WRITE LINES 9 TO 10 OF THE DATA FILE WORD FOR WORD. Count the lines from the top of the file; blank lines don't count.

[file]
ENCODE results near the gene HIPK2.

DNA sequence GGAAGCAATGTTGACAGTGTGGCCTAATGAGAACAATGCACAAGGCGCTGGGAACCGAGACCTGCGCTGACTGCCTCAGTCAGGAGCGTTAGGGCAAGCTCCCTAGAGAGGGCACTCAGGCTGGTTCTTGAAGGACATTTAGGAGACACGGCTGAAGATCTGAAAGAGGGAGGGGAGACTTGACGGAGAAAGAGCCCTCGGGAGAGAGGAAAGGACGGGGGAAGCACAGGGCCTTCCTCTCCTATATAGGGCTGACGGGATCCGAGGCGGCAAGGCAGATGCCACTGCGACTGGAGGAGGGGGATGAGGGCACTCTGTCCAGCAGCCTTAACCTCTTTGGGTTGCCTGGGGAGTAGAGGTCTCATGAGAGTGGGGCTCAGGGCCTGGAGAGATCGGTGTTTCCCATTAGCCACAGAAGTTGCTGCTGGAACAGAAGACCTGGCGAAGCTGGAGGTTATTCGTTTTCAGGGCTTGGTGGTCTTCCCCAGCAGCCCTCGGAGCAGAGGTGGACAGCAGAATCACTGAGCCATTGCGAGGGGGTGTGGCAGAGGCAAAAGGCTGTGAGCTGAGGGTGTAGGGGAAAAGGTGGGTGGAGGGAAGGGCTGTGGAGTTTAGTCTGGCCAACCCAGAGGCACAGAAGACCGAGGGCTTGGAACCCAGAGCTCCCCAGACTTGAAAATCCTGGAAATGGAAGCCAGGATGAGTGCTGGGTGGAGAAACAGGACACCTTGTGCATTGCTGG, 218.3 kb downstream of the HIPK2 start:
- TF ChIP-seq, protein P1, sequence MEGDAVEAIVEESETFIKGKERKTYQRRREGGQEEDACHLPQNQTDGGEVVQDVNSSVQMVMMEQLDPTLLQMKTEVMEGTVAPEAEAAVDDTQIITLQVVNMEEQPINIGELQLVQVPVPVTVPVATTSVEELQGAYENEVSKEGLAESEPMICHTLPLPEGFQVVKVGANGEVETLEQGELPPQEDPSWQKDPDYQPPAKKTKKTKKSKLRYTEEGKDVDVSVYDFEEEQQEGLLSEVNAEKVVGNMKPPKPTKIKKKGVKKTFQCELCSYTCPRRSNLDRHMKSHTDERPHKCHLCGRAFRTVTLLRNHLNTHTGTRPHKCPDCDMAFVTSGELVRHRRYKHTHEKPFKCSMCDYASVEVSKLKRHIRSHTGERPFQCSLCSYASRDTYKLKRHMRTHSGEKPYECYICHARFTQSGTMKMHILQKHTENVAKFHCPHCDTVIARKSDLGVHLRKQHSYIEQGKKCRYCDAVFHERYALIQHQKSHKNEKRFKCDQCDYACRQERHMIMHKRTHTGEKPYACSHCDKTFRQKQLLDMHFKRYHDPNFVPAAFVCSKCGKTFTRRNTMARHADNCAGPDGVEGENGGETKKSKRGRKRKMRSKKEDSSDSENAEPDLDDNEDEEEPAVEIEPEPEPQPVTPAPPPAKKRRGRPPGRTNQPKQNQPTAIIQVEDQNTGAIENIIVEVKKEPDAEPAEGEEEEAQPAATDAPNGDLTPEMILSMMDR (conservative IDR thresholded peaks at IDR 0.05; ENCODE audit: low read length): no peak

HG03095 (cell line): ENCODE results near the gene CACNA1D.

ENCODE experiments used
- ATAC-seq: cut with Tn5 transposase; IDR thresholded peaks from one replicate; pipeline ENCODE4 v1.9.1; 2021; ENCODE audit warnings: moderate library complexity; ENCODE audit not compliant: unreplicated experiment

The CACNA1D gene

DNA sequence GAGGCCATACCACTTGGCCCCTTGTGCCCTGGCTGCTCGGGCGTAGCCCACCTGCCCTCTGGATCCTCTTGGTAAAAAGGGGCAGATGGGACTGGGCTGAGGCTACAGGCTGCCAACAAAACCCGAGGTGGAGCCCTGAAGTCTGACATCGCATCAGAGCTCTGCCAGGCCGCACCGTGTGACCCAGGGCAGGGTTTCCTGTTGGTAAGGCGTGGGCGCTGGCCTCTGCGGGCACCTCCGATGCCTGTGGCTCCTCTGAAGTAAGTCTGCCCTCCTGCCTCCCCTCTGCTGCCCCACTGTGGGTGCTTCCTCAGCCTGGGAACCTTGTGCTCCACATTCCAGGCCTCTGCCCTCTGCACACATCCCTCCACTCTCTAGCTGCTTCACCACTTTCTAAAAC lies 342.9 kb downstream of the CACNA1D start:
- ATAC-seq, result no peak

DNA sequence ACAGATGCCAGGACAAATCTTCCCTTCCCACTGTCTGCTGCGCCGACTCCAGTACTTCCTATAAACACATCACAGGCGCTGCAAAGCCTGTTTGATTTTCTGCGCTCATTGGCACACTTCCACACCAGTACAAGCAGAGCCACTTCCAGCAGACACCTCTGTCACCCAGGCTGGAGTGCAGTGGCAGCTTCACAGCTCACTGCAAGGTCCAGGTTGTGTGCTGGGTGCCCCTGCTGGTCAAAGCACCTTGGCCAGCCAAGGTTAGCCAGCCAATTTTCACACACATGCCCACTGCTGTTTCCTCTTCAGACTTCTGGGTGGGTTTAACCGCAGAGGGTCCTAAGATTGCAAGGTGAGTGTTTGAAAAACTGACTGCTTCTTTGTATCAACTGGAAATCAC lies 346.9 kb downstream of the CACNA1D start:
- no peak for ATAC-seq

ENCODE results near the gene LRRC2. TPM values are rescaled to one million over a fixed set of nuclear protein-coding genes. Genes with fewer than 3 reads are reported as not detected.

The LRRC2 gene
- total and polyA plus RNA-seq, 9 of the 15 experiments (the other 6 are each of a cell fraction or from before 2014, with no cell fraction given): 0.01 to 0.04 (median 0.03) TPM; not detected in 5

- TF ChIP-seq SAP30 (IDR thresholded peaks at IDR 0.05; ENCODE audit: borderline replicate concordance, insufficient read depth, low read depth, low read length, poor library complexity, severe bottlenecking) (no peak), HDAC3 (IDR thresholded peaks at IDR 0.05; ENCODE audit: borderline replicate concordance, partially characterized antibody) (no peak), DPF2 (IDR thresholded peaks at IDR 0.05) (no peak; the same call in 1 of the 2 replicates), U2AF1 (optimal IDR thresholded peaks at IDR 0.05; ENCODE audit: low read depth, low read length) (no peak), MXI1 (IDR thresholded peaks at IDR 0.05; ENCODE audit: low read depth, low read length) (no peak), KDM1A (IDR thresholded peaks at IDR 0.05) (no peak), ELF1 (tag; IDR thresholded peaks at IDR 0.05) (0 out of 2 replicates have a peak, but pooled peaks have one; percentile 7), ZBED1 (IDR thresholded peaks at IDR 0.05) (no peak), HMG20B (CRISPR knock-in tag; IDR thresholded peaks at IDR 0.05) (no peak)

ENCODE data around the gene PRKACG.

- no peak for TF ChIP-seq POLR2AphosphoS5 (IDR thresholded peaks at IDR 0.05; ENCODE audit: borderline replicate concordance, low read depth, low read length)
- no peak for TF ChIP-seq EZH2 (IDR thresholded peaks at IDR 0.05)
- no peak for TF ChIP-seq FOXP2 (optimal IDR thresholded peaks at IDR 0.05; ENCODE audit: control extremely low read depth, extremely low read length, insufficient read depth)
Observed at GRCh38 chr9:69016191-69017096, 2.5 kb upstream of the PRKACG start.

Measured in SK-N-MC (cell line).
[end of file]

- ATAC-seq, result no peak

DNA sequence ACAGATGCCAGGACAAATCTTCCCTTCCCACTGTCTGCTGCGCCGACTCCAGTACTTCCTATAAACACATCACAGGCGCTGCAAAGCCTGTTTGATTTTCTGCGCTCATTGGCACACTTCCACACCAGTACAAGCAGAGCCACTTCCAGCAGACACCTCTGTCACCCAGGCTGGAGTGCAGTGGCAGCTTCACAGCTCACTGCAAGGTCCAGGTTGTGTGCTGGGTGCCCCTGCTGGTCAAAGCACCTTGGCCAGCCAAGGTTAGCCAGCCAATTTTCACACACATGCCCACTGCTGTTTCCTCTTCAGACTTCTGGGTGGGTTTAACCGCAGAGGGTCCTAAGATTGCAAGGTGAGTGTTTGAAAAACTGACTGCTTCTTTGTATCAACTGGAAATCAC lies 346.9 kb downstream of the CACNA1D start: